A pair of site selection experts hired by Pinellas County this year to give an unvarnished look at the high-density county's challenging prospects for economic development and better wages offered up the good, the bad — and a warning.
If Florida or the Tampa Bay region's economic development organizations fail to provide traditional marketing or support to corporate projects recruited to this market, there will be a painful price in lost jobs and investment paid by the area economy.
That includes Pinellas County, warned Josh Bays, a principal with the Dallas economic development consulting firm Site Selection Group.
"It scares me to death," Bays said of the potential loss of backing by Enterprise Florida at the state level and the Tampa Bay Partnership at the regional level.
Bays' fears could be realized. Enterprise Florida, the state's job recruiting arm, is under fierce attack in Tallahassee by House Speaker Richard Corcoran and others who want to end or sharply curtail the public-private group's use of tax incentives as "corporate welfare" in recruiting companies to the state.
Enterprise Florida's fate remains unresolved as the state legislative session runs through May 5. But news of the lack of broad support in Tallahassee is spreading across the development world.
Bays is not shy about the importance of Enterprise Florida. "We think very highly of Enterprise Florida," emphasized the site selector — whose many dozens of corporate clients range from Amazon and Boeing to Harley-Davidson and Sykes Enterprises. The loss or diminishing of Enterprise Florida could prove harsh to Florida, he cautioned, especially when such nearby states as North and South Carolina and Tennessee often compete for the same jobs and face no similar legislative backlash to embrace all available recruiting tools to win jobs.
The Tampa Bay Partnership, originally created in the 1990s to market the region's economy, has shifted gears to focus on public policy advocacy for such issues as mass transit. But the task of regional marketing to recruit jobs and provide project support here has become divided among a growing number of county or city economic development corporations, better known as EDCs.
That's just one of the telling backdrops that emerged at the Pinellas County Economic Innovation and Leadership Symposium held Thursday and Friday. Among a range of speakers and topics, the Dallas duo from Site Selection Group stood out with fresh research data examining Pinellas County's options to attract relevant businesses that pay superior wages. Better wages, after all, is one of the core mantras of improving an area economy, boosting the area's quality of life and remaining a competitive region.
Mike Meidel, longtime Pinellas County economic development director, in January asked Site Selection Group to assess the county's potential to attract better-paying jobs in three specific areas:
• Can Pinellas attract corporate headquarters and, if, so, what are the most likely places in the county they could land?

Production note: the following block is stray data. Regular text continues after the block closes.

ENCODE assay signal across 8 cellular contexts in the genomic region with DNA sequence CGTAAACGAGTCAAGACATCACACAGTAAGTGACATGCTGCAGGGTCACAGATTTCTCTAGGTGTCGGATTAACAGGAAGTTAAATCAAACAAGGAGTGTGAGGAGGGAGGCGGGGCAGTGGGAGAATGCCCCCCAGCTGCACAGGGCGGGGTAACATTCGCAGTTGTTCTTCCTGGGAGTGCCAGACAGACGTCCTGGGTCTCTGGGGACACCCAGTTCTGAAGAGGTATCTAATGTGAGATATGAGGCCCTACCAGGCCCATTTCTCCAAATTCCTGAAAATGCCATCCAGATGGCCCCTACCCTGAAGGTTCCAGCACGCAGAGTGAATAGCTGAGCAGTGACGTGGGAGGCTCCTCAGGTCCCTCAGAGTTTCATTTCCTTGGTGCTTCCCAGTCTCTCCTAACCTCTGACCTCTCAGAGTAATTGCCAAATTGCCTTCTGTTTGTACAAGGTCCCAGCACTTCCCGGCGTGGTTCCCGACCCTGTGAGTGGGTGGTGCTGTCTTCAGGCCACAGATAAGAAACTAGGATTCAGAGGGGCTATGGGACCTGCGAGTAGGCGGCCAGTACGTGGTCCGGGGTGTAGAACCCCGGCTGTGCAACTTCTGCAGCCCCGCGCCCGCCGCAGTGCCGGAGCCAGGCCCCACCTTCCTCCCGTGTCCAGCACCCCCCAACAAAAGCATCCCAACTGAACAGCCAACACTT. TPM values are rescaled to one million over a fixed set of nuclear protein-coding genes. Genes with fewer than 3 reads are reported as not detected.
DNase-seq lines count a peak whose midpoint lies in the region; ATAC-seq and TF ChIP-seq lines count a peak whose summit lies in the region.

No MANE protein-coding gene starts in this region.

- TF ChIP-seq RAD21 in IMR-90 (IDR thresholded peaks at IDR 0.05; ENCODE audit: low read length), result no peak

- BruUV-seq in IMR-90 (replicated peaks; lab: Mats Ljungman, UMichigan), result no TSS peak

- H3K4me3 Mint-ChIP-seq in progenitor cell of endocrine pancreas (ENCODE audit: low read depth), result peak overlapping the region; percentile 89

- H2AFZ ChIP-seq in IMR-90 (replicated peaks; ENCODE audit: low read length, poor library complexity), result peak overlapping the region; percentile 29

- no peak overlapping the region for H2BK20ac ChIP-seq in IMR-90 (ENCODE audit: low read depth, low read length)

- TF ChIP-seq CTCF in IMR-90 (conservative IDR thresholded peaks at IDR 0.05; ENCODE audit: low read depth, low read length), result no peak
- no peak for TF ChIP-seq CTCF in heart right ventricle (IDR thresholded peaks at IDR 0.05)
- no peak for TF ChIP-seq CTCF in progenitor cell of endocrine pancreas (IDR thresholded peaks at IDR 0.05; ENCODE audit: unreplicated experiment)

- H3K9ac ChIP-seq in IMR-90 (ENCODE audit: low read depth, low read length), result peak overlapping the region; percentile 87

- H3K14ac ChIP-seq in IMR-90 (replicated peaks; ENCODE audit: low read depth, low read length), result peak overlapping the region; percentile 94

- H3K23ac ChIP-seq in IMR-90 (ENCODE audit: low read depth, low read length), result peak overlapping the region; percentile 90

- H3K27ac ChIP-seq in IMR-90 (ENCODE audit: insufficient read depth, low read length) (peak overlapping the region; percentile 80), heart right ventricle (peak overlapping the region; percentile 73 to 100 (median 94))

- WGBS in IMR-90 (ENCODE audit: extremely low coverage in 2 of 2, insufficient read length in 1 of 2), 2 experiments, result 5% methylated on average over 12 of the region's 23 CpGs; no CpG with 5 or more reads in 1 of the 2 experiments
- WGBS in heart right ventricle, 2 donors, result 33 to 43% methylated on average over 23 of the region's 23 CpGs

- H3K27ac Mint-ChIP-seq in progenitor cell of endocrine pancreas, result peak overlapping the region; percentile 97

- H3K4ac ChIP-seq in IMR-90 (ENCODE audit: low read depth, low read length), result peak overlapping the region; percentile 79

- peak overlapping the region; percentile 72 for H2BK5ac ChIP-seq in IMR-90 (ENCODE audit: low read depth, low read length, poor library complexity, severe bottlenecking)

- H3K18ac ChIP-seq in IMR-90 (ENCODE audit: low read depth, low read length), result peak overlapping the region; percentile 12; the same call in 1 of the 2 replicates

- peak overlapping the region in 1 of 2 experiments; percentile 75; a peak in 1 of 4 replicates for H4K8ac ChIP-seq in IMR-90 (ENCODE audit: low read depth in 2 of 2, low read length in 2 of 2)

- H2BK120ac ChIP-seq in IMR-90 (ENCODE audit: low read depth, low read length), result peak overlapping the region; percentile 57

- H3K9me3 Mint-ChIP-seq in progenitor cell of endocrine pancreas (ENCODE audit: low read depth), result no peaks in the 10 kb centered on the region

• What financial service sector businesses could be recruited to Pinellas?
• And what can Pinellas do to attract more advanced manufacturing jobs, building on a low-profile but significant industry now scattered about the county?
These and other findings were presented at the conference by Site Selection Group's Bays, and company vice president Chris Schwinden, in a report succinctly titled "Compete Now."
The 46-page analysis gives a mix of promising and troubling insights that raise questions whether Pinellas can transform itself. Right now, it's a congested county with growing traffic issues, a perception problem that its population is lean on talented young adults and, for new businesses, boasts few available land parcels that are not in need of major teardowns and redevelopment.
The site selectors urged Pinellas to make more of its best available properties "shovel ready" by, for example, making the sites more accessible to highways, leveling ground and adding basic infrastructure.
In an interview with Meidel and the Site Selection Group authors, the issue of funding redevelopment quickly rose as a top concern. Meidel said it is hard without more funding for Pinellas to buy or redevelop its most promising land parcels in order to pitch them as choice spots for new businesses.
Bays and Schwinden also reinforced repeatedly that a local pool of talented workers is the No. 1 key to attracting any business in any sector. "It's workforce, workforce, workforce," Schwinden said.
"It is a priority over everything else," Bays added.
Remember the title of the site selector report. It's "Compete Now." Not "Compete Later."
Contact Robert Trigaux at firstname.lastname@example.org. Follow @venturetampabay.
Three insights from "Compete Now" study of Pinellas County:
1. The Carillon Office Park — home to such companies as Raymond James Financial, PSCU and Franklin Templeton — remains a quality expansion site with good access to workers from both sides of the bay. The bad news is traffic is getting worse on the Howard Frankland Bridge.
2. The Airco property, site of the former golf course next to St. Petersburg-Clearwater International Airport, is probably the county's best marketable property for a larger company, especially one that would benefit being adjacent to an airport.
3. Recruiting advanced manufacturing jobs may prove difficult. Some manufacturers may find operating from Pinellas — the site selectors called the county a "peninsula on a peninsula" — potentially remote for a business trying to reach a broad market with manufactured products.